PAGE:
Sutton didn’t just want to start a chapter; he wanted members to take charge of a house build. It was an enormous undertaking because they would need to raise almost $90,000 and organize volunteers for nine weeks of construction.
He gathered officers, and the group of teens started raising funds, dollar by dollar. They held yard sales, car washes, sold T-shirts and held raffles.
As club president, Sutton spoke before civic clubs and the Chamber of Commerce. As word got out, Douglas County businesses began to chip in money. A local attorney read about their project and donated $45,000 from the Winn Family Foundation to put them over the finish line.
Frank Winn said his father was a World War II fighter pilot in the Pacific, and was proud to support a veteran’s cause.
Veterans Place is one of only two all-military Habitat neighborhoods in the country. This house will go to Steve Harris, a disabled Army veteran, and his long-time fiancée Jane Kellogg, and it will be their first one. They’ve always been renters, and for a couple of years lived out of their car. Kellogg said they sacrificed and saved and ate a lot of rice and beans to become homeowners.
“I’m so happy and so blessed,” Kellogg said as she helped with construction during the first day of the home build. She said she was “blown away” that a group of teenagers was sponsoring her house.
“I’m still trying to wrap my head around that,” she said. “I’m so overwhelmed. I think every Saturday that I come out here, I’m going to be overwhelmed.”
The pandemic delayed construction for more than a year, and expenses climbed due to high lumber prices and other building costs. While waiting, Alexander students stayed focused and continued raising money, said Debbie Rager, English department head and Habitat club sponsor.
While other high schools have completed Habitat builds, it usually takes students from several schools working together. Alexander is unique because it’s just them, said Jessica Gill, Habitat, NW Metro Atlanta CEO.
“These students have earned a special place in the Habitat family. Their determination to meet their goal of building a house for a veteran serves as an example to all of us,” Gill said.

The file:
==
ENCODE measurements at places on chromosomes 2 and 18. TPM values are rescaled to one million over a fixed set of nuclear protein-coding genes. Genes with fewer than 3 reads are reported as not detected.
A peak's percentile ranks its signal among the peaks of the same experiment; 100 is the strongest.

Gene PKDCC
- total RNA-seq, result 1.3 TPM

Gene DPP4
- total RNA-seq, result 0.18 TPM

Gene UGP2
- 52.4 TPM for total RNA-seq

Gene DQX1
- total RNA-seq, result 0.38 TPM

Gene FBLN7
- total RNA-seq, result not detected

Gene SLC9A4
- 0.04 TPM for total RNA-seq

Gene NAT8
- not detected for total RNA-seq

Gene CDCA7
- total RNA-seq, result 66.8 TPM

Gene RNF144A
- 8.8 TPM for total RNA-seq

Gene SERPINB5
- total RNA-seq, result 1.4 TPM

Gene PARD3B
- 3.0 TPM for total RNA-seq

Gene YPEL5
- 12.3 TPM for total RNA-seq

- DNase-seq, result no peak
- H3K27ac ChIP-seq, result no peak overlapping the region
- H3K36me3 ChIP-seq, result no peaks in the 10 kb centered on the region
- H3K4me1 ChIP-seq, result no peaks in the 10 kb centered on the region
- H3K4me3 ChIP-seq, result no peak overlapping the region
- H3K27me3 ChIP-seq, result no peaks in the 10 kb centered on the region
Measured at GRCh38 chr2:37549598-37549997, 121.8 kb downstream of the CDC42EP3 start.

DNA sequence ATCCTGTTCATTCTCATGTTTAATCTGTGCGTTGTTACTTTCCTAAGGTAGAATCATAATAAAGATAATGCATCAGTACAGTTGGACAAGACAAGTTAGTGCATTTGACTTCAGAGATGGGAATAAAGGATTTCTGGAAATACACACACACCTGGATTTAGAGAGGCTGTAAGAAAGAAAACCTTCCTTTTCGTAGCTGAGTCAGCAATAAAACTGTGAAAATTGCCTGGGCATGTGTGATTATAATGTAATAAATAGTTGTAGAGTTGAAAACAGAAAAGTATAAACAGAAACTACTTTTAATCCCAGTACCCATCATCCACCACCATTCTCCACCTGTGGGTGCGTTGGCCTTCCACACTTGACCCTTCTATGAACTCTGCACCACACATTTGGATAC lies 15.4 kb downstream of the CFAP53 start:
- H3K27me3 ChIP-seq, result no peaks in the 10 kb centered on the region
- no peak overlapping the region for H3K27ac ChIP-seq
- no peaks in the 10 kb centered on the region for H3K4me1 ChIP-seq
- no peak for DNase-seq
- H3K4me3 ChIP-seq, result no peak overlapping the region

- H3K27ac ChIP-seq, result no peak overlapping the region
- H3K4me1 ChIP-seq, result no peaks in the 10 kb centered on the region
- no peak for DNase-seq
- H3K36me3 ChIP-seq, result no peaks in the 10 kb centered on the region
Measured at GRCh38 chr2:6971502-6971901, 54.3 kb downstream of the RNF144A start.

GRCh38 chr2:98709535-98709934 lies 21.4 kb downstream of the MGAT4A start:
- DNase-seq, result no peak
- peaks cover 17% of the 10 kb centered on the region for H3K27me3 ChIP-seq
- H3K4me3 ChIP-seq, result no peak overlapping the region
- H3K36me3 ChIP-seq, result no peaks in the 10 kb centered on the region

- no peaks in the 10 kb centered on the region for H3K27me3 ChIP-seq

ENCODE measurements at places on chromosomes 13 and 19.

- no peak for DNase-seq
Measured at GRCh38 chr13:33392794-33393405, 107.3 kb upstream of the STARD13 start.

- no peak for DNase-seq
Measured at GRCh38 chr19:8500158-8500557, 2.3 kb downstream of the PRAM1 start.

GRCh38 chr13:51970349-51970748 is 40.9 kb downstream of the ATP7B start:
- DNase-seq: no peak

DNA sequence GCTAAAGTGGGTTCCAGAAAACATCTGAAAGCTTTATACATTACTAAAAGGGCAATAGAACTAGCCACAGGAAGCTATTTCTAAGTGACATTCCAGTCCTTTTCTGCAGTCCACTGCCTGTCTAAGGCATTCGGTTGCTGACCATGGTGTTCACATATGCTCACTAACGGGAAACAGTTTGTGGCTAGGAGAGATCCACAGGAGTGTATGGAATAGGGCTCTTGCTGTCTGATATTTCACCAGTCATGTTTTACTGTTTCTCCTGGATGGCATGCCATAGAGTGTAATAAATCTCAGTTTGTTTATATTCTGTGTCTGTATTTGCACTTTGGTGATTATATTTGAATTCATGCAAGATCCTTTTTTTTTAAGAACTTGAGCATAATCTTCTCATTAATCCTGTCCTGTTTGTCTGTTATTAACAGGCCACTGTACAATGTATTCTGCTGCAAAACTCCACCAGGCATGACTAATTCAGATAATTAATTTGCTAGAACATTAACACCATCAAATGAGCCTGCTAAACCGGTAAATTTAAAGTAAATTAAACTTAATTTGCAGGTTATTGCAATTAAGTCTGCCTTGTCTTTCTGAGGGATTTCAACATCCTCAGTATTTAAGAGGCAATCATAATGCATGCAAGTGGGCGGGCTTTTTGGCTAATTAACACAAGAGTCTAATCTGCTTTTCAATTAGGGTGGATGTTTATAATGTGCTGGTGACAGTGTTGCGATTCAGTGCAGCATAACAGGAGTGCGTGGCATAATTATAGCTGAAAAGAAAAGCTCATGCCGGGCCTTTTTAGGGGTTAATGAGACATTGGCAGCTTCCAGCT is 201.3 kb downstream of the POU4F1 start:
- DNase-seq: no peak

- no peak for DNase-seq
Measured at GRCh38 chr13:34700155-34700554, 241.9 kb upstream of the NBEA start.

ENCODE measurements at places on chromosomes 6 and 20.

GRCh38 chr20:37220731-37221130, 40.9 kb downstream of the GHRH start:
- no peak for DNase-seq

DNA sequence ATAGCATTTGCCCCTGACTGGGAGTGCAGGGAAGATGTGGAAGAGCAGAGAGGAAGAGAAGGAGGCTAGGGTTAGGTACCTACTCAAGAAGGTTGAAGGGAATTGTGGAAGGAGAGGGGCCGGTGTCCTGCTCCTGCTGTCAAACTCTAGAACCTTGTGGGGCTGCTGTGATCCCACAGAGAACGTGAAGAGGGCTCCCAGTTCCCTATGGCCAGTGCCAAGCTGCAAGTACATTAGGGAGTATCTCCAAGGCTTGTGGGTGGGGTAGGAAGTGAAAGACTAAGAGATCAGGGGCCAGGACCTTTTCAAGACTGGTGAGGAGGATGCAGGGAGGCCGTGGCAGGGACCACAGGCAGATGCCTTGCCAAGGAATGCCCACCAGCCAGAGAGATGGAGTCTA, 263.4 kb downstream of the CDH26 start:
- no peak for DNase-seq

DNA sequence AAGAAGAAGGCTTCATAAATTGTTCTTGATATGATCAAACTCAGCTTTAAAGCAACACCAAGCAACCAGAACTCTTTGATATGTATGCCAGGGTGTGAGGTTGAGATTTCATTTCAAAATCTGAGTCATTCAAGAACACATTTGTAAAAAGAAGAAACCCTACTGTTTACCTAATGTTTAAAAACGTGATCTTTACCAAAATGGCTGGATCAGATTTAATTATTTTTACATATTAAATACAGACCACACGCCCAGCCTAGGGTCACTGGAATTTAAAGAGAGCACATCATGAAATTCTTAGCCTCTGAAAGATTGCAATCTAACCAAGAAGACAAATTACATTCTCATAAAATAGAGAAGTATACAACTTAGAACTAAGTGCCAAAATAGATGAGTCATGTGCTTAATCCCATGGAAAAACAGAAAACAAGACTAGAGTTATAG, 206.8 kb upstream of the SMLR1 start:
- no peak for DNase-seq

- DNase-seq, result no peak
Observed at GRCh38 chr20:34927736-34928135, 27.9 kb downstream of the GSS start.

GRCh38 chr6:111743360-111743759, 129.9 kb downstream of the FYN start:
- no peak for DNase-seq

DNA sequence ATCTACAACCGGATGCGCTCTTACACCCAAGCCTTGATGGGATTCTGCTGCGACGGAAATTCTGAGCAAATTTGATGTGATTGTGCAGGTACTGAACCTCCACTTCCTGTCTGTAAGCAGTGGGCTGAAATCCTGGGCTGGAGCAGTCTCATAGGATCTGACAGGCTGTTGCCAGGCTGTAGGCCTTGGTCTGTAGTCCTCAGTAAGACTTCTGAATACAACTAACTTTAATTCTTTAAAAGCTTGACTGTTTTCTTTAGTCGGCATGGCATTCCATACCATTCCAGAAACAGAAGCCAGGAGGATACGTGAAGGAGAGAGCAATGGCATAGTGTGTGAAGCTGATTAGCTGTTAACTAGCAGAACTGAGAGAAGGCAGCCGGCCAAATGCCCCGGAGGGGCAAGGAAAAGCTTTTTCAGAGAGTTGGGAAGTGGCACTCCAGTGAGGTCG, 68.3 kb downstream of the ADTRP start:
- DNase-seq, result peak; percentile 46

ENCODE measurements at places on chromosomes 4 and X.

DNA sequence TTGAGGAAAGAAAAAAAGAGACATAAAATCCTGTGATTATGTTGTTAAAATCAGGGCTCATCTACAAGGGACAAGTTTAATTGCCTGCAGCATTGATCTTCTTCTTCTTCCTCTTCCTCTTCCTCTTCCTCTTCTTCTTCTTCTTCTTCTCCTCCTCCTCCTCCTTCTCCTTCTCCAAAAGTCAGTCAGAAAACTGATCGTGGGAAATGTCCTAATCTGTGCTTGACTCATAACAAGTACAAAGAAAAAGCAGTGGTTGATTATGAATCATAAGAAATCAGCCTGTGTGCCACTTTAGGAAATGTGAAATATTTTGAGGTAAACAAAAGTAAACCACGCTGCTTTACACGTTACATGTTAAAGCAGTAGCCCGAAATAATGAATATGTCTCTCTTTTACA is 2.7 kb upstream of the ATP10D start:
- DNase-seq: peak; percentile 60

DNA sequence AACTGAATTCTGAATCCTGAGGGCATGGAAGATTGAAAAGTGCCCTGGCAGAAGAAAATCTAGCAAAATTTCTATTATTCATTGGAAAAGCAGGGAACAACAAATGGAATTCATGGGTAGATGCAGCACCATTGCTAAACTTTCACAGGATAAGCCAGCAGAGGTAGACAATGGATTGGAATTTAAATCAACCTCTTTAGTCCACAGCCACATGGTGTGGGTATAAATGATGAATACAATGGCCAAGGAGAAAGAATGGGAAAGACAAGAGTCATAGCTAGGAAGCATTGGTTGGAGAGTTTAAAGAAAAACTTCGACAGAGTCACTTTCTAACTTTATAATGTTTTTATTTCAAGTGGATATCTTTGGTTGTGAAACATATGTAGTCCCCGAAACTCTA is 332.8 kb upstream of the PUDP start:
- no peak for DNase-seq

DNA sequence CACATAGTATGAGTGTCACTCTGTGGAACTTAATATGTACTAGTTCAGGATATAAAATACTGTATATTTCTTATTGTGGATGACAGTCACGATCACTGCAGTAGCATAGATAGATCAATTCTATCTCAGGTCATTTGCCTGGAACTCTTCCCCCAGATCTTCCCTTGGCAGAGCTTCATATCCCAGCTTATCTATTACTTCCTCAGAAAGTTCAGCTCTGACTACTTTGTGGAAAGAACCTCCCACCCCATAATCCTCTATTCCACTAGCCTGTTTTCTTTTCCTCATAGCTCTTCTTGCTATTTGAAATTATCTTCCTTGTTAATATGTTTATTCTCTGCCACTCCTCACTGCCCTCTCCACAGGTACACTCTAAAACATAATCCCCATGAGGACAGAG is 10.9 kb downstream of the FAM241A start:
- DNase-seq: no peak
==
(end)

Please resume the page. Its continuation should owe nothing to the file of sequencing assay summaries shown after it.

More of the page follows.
The project quickly became a community effort, with families and local leaders wanting to support veterans, said club sponsor Rager. Teachers and former students joined in the Day 1 construction, and even Sutton’s two grandmothers were helping by giving out water bottles and words of encouragement.
“I’m so proud. This is such a good life experience,” said grandmother Linda Derrick.
The build attracted volunteers from the community, like Don Gray, 91, his 27th Habitat house build.
“I’ve been waiting to do it,” said Gray, a Douglas County resident. He said he was impressed with all the young folks working by his side.
Douglasville resident Leslie Choo served as the volunteer house leader for the project. As a general contractor in home construction, Choo has donated his expertise on many Habitat builds and said he doesn’t typically see students this young taking charge.
“This is somewhat unique because the majority of them were sophomores when they started,” Choo said. “At that age, I sure wasn’t interested in raising money and building houses for people I didn’t know.”
HOW TO HELP
Habitat house: 8406 Military Way, Douglasville.
Volunteers needed each Saturday through Oct. 16, 7:45 a.m.-4 p.m. Register onsite. Sponsors needed each week for food and drinks.
Must be age 16, except on last day, Oct. 16, 14 and up can help with landscaping.
Home dedication: Oct. 23
Alexander Habitat for Humanity chapter will begin raising funds in January for another house project. Donations can be made at habitatnwma.org/alexander/